Children of Incarcerated Parents: Effects and Solutions

When parents are incarcerated, the children of these parents will face difficult situations. One of the most important consequences that children of incarcerated parents suffer is the disruption of parent and child attachment.

As we all know that parent and child attachment affects children cognitively and behaviorally and can even lead to behavioral and social problems later in their life.

Incarceration Burdens the Family

The incarceration of parents creates significant burdens for the families. This is especially true for already vulnerable families.

Incarceration increases the likelihood of unemployment, family instability, socioeconomic disadvantage, mental health problems, low self-esteem for child, and substance use, among many things.

All these, of course, but children of incarcerated parents in a very vulnerable position. Moreover, the family of the children are often having to deal with the issues above.

As such, the incarceration of a parent becomes another source of harm for the already vulnerable children. The situation puts many children in disadvantaged positions that worsen their well-being.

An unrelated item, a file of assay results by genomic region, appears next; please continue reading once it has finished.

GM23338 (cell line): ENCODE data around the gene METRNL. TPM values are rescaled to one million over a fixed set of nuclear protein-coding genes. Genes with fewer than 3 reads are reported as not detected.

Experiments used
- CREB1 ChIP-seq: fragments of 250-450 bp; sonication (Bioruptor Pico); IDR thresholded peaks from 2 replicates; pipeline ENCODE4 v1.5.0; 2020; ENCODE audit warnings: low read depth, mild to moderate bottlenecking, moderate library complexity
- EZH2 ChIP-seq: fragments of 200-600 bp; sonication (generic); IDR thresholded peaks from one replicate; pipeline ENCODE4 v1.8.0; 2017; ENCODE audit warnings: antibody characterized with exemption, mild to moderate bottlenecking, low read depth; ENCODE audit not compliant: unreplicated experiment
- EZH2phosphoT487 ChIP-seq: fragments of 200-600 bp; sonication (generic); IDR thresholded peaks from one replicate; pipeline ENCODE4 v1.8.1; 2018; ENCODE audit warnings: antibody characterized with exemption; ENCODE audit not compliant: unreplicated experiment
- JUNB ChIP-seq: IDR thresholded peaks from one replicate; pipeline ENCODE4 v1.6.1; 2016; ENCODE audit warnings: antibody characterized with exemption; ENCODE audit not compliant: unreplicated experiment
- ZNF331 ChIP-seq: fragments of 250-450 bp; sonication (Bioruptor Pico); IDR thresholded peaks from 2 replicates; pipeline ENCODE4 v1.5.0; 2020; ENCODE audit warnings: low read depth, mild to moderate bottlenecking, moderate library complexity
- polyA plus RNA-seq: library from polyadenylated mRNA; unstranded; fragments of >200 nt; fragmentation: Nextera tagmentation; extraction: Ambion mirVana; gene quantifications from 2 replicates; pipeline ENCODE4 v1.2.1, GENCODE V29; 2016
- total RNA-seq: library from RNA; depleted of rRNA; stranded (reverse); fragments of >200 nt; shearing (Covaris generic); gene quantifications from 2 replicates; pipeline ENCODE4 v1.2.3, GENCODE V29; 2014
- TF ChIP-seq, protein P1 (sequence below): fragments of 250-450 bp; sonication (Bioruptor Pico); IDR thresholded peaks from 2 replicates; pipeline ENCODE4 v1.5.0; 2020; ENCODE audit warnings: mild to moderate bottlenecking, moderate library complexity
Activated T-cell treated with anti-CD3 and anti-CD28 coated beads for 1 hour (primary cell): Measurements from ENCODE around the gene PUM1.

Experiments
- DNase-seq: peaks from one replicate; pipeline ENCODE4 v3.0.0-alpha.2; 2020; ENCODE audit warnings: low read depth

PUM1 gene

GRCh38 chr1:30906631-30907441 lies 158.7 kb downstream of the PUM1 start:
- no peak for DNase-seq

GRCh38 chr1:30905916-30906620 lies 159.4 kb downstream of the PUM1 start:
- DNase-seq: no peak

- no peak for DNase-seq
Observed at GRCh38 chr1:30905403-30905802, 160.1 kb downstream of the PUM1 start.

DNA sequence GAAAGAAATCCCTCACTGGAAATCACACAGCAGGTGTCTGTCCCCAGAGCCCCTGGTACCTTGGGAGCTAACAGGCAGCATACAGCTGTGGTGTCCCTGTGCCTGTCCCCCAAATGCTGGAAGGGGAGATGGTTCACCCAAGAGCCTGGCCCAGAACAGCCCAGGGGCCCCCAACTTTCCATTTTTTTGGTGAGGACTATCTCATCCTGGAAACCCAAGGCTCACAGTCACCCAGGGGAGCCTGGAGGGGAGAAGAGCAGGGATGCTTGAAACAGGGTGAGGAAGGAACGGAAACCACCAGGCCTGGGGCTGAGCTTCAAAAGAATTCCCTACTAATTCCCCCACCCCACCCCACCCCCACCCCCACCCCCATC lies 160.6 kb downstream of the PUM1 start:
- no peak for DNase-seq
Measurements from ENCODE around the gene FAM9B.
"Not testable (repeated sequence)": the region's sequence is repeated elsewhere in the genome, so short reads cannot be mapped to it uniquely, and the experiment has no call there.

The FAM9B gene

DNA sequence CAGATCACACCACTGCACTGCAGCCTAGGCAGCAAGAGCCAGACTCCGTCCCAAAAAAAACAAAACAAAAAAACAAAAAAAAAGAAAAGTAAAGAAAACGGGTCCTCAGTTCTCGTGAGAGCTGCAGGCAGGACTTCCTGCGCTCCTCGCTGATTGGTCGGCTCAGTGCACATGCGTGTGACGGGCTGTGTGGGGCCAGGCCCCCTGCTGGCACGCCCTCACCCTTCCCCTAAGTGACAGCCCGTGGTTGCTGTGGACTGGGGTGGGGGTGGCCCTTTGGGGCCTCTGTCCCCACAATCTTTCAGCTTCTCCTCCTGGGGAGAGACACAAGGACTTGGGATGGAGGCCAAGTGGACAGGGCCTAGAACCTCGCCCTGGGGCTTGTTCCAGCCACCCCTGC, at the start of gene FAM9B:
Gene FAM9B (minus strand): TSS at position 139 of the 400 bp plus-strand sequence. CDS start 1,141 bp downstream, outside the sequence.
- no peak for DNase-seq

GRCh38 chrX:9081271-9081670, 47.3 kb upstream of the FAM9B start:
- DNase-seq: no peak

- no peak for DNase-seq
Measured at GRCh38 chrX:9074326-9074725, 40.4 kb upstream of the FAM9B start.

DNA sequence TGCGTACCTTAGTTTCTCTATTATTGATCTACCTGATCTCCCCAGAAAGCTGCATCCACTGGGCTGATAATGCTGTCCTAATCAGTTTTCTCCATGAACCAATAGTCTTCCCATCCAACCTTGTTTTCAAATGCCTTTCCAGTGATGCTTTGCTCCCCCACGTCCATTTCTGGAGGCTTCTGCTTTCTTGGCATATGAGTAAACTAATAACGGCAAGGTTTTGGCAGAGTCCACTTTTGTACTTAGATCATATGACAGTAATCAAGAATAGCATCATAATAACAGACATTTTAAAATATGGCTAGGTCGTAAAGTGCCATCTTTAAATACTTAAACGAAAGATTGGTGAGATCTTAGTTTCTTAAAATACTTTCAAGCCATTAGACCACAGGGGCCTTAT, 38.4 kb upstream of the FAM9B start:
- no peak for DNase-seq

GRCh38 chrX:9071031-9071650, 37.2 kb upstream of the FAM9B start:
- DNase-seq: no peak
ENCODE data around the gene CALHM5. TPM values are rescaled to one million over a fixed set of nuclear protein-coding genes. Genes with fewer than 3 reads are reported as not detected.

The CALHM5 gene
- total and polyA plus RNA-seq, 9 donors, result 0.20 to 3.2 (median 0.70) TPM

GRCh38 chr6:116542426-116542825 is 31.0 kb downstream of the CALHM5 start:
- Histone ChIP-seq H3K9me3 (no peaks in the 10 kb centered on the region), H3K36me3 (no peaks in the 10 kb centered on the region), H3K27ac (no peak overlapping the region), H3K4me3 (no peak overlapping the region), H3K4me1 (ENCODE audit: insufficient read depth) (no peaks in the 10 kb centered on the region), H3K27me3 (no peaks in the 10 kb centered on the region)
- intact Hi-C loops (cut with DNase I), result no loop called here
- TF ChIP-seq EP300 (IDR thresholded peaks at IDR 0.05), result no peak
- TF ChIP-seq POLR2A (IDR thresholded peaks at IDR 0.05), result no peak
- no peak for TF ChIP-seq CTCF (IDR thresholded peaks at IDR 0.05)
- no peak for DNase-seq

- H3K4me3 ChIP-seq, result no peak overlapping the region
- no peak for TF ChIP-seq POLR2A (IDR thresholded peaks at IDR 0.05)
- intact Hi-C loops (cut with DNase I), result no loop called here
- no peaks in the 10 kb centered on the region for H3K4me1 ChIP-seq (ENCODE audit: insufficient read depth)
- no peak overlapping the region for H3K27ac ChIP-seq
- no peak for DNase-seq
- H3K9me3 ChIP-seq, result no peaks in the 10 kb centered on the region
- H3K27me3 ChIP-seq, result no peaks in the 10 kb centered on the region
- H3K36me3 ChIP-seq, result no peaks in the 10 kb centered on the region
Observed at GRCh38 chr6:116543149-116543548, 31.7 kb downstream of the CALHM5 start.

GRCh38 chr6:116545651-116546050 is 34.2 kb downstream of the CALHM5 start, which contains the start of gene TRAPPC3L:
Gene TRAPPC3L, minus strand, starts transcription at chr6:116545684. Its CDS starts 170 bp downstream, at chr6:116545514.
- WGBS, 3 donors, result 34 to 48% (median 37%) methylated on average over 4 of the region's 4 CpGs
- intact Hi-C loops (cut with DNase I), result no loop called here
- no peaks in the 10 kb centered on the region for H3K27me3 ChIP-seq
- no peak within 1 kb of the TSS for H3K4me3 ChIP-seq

Both paternal and maternal incarceration is harmful. With the former being harmful to most children.

Research has found that children are harmed by parental incarceration. This is true regardless of the reason why the parents are convicted, be it drug crimes, violent or nonviolent crimes.

In some cases, the children of incarcerated parents appear less harmed. But, this is only when the parents are especially violent, have serious mental health problems, or substance problems.

The Hidden Costs of Incarceration

The incarceration of parents can lead to household instability, the risk of homelessness for the children, and the increase of dependence on public assistance.

There are also hidden costs of paternal incarcerate the family of the inmate has to pay. A study found that to maintain contact with incarcerated parents, the families spend up to a third of their income.

Paternal incarceration translates to indirect costs not just for the families but also for the taxpayers as well. It leads to so many problems.

For the children, the problems are in the form of the increase of behavioral and mental health problems, reduced school performance, internalized anxiety and depression, aggression, and externalizing problems, among others.

Children with Incarcerated Mothers

Children of incarcerated parents are a high-risk group, especially children of incarcerated mothers. The effects of maternal incarceration are not as clear as the paternal one.

Some research suggests that the incarceration of mothers inflicts significant harm to the children. Some others suggest that the harms are inflicted not by the incarceration of the mothers but rather by other risk factors.